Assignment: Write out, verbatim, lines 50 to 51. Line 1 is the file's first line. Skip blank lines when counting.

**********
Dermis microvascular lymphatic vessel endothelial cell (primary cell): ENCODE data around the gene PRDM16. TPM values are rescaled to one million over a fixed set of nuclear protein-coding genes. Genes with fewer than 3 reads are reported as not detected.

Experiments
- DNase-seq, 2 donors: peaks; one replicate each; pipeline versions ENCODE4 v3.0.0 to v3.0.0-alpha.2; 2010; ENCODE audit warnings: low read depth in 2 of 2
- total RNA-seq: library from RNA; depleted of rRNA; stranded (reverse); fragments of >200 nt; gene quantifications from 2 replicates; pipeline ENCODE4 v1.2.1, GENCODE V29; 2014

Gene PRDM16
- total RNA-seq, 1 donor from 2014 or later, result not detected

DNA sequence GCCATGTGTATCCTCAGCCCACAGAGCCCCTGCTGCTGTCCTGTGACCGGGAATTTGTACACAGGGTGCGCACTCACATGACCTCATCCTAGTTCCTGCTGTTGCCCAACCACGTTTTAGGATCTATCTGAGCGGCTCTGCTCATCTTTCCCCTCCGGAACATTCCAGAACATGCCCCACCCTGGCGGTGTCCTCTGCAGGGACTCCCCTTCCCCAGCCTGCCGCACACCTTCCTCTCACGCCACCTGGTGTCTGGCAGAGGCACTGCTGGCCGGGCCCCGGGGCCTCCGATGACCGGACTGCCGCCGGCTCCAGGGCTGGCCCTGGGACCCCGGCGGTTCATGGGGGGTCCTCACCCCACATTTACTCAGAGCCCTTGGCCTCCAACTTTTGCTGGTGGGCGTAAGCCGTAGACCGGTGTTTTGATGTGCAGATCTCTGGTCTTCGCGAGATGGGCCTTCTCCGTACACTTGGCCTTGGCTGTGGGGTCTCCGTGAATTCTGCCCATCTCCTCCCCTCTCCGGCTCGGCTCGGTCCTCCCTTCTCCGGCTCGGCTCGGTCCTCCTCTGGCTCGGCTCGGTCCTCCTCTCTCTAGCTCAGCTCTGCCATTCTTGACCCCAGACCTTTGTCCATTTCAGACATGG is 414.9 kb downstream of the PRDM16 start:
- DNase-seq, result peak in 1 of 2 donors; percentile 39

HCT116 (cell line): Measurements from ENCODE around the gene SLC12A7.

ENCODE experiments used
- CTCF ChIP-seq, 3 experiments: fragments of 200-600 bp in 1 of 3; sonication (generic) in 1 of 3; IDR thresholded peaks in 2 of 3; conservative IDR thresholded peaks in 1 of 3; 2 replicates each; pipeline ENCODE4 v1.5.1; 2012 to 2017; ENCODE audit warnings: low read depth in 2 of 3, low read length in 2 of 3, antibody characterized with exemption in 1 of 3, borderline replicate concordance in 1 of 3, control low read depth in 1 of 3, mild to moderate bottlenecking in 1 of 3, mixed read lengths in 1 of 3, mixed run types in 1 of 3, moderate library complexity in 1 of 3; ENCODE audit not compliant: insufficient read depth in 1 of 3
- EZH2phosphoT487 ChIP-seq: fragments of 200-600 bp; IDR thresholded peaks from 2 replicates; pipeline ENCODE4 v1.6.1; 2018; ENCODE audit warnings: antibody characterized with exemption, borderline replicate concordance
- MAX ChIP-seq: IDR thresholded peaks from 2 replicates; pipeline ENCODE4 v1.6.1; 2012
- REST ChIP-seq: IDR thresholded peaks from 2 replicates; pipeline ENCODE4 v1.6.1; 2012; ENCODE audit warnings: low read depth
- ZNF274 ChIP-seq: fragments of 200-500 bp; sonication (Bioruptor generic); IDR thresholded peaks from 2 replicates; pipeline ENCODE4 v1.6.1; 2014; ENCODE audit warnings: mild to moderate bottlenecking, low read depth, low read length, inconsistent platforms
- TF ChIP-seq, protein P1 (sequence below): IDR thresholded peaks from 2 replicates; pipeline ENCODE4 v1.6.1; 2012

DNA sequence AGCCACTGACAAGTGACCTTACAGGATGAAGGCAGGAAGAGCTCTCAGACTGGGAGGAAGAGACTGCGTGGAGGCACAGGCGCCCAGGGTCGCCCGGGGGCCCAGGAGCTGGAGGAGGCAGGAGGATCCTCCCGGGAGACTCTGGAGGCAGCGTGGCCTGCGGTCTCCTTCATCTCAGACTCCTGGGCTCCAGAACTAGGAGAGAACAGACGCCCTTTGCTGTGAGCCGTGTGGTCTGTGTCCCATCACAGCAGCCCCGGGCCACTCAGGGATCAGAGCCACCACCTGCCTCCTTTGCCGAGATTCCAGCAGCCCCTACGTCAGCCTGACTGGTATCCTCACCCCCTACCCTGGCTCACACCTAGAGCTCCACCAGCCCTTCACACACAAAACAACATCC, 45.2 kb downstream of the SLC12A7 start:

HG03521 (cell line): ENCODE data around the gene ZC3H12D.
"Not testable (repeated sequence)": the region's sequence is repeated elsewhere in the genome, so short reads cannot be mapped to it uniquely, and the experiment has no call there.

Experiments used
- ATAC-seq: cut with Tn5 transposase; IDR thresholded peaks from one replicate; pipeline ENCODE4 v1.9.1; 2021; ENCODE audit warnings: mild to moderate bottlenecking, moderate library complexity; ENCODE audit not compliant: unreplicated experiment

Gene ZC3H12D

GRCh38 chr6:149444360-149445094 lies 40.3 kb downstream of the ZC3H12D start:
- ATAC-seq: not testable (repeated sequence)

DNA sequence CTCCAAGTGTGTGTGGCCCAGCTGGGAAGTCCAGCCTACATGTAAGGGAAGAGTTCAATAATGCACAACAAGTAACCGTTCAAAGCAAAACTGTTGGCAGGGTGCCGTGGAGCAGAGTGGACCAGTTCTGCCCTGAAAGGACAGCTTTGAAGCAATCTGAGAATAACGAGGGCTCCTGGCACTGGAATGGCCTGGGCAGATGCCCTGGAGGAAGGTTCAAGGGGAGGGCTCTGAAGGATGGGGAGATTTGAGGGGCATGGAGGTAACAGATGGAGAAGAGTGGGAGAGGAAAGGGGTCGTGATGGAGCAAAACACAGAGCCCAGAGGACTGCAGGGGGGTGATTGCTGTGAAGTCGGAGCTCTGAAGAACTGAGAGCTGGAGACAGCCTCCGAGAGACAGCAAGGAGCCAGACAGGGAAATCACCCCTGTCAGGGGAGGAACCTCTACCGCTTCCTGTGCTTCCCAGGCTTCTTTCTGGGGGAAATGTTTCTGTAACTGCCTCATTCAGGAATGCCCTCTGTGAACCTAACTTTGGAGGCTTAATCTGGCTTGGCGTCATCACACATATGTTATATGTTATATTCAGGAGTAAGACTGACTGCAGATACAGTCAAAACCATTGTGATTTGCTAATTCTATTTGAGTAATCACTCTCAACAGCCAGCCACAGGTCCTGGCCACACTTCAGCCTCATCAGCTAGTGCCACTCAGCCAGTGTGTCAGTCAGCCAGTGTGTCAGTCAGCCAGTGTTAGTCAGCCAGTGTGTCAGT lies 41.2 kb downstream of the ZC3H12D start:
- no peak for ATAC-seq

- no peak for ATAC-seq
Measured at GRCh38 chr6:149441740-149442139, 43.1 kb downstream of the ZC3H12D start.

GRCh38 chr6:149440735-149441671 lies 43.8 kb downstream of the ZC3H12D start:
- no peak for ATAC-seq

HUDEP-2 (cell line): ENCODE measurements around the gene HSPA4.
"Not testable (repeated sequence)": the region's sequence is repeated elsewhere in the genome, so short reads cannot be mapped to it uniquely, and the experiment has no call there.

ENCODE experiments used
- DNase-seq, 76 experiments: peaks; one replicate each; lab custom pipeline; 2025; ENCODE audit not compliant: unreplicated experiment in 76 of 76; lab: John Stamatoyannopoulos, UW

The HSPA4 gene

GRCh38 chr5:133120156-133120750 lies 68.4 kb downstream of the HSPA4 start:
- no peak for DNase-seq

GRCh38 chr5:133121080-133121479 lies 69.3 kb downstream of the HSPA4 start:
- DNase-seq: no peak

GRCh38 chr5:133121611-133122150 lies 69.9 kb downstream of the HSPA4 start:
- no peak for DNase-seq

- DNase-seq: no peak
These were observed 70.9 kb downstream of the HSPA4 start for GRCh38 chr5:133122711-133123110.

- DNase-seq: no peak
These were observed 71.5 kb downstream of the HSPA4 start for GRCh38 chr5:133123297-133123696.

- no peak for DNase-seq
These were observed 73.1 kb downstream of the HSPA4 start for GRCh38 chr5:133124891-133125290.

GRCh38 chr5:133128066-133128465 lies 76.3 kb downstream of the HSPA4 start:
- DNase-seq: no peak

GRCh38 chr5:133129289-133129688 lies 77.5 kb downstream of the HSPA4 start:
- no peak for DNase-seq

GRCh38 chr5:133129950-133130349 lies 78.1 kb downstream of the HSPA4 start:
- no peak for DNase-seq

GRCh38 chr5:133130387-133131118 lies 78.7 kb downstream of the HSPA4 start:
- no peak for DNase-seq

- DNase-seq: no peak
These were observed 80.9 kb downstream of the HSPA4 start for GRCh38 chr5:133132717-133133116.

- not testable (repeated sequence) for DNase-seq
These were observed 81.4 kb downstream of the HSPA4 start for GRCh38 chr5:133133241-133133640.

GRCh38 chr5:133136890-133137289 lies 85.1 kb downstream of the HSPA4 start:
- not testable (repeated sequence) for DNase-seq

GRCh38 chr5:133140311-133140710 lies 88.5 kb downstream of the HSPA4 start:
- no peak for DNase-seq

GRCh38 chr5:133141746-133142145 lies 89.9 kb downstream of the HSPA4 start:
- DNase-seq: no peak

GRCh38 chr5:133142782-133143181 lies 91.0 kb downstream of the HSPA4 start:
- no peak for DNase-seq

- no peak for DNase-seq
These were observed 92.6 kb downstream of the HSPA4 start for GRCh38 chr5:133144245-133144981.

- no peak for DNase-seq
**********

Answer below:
GRCh38 chr5:133129289-133129688 lies 77.5 kb downstream of the HSPA4 start:
- no peak for DNase-seq